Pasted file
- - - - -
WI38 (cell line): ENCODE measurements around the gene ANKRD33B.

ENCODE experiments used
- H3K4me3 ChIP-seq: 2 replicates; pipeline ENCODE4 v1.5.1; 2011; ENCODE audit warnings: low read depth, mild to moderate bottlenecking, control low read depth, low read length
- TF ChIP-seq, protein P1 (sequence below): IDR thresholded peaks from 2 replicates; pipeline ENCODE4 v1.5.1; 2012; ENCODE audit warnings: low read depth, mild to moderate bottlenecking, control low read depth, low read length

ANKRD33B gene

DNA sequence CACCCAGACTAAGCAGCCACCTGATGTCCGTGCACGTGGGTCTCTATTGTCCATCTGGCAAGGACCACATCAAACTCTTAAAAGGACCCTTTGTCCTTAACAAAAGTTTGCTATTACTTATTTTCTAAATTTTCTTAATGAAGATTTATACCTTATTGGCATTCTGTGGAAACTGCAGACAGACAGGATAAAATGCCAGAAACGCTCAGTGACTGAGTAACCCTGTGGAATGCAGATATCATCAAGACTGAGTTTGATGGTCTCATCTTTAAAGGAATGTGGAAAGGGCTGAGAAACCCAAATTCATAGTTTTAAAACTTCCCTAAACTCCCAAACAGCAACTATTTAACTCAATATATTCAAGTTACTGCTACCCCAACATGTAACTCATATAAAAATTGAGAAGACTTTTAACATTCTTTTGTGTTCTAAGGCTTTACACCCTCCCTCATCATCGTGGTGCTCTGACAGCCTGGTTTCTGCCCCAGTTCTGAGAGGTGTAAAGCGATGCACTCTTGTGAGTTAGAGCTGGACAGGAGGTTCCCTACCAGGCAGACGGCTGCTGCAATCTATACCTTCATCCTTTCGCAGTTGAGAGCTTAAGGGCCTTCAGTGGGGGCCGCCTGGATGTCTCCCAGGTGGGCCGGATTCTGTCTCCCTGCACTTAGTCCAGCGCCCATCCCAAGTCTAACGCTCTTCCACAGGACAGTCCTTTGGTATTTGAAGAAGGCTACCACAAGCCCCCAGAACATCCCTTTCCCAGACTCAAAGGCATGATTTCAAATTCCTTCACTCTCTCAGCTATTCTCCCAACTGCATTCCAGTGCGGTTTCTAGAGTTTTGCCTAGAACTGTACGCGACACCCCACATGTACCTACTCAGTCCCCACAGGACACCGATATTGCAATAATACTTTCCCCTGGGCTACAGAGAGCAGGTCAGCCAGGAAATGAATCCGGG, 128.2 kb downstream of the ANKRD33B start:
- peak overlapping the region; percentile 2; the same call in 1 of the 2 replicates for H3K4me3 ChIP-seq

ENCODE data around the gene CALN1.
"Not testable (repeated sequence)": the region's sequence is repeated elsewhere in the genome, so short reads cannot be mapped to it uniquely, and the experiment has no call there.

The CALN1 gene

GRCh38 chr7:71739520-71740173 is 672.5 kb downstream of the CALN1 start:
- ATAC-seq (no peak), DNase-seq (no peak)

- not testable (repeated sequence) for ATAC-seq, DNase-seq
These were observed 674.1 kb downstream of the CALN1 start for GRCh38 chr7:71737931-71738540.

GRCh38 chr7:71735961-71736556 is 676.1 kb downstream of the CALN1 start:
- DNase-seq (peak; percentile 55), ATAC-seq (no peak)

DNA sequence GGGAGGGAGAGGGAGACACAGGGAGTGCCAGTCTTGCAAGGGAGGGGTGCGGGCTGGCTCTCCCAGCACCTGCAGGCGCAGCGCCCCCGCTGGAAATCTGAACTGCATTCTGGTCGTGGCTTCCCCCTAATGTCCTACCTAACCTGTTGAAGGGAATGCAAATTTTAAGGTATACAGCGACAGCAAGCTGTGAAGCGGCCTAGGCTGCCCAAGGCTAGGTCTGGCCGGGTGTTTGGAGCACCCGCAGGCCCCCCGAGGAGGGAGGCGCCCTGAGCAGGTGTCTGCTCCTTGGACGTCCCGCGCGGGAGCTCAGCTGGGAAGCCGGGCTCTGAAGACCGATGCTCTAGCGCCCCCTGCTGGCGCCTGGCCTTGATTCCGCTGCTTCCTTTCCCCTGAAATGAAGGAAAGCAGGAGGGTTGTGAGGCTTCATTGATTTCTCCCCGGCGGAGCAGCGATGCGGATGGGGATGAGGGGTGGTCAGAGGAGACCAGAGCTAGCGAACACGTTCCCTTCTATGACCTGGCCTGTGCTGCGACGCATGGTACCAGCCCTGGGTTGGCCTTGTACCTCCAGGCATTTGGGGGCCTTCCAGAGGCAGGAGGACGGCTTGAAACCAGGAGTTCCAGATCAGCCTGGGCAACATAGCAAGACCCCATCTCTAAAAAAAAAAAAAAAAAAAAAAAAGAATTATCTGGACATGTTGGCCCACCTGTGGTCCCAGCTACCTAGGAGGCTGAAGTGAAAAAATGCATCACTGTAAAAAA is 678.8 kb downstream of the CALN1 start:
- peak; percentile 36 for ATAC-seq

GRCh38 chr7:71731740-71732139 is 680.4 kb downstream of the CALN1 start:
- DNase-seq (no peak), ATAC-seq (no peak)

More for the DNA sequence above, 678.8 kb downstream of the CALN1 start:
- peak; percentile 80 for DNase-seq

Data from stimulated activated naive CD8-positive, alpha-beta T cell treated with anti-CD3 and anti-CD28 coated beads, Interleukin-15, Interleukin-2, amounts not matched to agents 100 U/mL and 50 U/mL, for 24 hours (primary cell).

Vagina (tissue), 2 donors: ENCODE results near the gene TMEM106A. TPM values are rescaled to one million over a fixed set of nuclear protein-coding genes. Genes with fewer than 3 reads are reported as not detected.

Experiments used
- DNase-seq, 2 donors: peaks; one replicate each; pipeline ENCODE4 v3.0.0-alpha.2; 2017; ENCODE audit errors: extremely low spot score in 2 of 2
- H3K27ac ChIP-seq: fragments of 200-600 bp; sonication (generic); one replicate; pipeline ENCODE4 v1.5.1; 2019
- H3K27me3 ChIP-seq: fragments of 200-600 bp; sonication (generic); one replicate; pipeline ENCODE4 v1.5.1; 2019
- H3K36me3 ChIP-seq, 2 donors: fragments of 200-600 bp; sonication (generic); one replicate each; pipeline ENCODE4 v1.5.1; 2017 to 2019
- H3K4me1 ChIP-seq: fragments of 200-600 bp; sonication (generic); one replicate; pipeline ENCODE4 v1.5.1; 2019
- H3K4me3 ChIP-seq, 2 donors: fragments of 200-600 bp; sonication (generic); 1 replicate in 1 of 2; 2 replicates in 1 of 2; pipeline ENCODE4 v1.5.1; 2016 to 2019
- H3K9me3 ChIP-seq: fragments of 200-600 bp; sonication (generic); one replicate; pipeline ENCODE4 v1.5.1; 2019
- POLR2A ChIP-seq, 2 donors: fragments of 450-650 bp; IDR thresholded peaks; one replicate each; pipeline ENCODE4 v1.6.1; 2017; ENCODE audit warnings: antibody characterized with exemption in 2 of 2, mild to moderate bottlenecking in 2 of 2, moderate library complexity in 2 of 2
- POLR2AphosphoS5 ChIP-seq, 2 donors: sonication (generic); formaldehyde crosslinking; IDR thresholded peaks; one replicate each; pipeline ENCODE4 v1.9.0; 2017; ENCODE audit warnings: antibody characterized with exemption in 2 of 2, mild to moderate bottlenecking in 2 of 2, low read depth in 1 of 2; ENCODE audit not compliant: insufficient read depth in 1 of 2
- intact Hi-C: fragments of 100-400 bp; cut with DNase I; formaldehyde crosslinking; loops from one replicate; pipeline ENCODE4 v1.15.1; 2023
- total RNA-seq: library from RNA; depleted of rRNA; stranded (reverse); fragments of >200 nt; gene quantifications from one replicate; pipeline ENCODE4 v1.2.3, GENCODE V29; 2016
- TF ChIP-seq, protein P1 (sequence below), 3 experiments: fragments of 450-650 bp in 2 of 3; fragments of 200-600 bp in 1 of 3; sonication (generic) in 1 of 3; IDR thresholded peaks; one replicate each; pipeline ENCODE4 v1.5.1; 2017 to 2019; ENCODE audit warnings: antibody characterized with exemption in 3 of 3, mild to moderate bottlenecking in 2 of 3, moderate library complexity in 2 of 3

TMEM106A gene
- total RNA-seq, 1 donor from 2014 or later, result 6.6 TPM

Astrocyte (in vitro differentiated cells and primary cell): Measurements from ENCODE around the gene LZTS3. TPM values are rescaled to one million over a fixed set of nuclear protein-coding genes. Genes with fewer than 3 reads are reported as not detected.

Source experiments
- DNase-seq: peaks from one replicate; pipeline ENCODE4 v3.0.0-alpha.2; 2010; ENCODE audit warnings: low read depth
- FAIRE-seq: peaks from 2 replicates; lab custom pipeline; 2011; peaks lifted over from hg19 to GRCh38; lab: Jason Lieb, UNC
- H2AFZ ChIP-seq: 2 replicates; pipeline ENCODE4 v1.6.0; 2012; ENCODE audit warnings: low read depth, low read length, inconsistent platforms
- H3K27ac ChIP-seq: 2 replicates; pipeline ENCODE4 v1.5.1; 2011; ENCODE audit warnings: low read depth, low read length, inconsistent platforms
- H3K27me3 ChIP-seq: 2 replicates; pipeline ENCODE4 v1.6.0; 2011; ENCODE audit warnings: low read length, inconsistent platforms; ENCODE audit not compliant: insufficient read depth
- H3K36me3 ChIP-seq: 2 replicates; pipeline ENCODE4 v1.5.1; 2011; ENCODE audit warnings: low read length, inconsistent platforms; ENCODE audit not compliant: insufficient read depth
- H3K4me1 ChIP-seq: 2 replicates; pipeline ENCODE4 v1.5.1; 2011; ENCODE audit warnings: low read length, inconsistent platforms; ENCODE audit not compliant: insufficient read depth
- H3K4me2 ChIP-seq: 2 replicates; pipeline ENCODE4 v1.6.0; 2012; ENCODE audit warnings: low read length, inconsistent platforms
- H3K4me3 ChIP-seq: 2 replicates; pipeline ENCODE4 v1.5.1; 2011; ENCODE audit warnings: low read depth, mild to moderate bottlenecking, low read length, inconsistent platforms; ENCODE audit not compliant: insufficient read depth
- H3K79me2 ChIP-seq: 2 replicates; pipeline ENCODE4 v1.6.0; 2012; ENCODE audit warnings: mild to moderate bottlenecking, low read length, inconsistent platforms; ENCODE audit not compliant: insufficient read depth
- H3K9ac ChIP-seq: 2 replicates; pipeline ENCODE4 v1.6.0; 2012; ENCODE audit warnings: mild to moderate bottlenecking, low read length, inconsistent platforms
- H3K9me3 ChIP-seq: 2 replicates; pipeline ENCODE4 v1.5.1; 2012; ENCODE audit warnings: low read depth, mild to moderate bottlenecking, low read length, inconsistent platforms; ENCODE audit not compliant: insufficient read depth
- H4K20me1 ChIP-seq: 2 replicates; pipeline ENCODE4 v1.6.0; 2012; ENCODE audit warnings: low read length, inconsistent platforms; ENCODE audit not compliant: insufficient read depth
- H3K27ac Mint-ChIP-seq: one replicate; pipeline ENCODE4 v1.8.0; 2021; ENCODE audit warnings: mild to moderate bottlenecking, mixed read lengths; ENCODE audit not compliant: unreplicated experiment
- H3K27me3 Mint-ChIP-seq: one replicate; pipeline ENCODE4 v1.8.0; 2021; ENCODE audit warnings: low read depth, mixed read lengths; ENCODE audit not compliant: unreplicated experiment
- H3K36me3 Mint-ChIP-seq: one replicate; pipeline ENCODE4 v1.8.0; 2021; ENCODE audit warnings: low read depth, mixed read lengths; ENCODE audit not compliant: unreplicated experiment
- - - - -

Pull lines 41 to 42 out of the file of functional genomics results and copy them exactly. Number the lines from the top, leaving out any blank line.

Source experiments
- DNase-seq: peaks from one replicate; pipeline ENCODE4 v3.0.0-alpha.2; 2010; ENCODE audit warnings: low read depth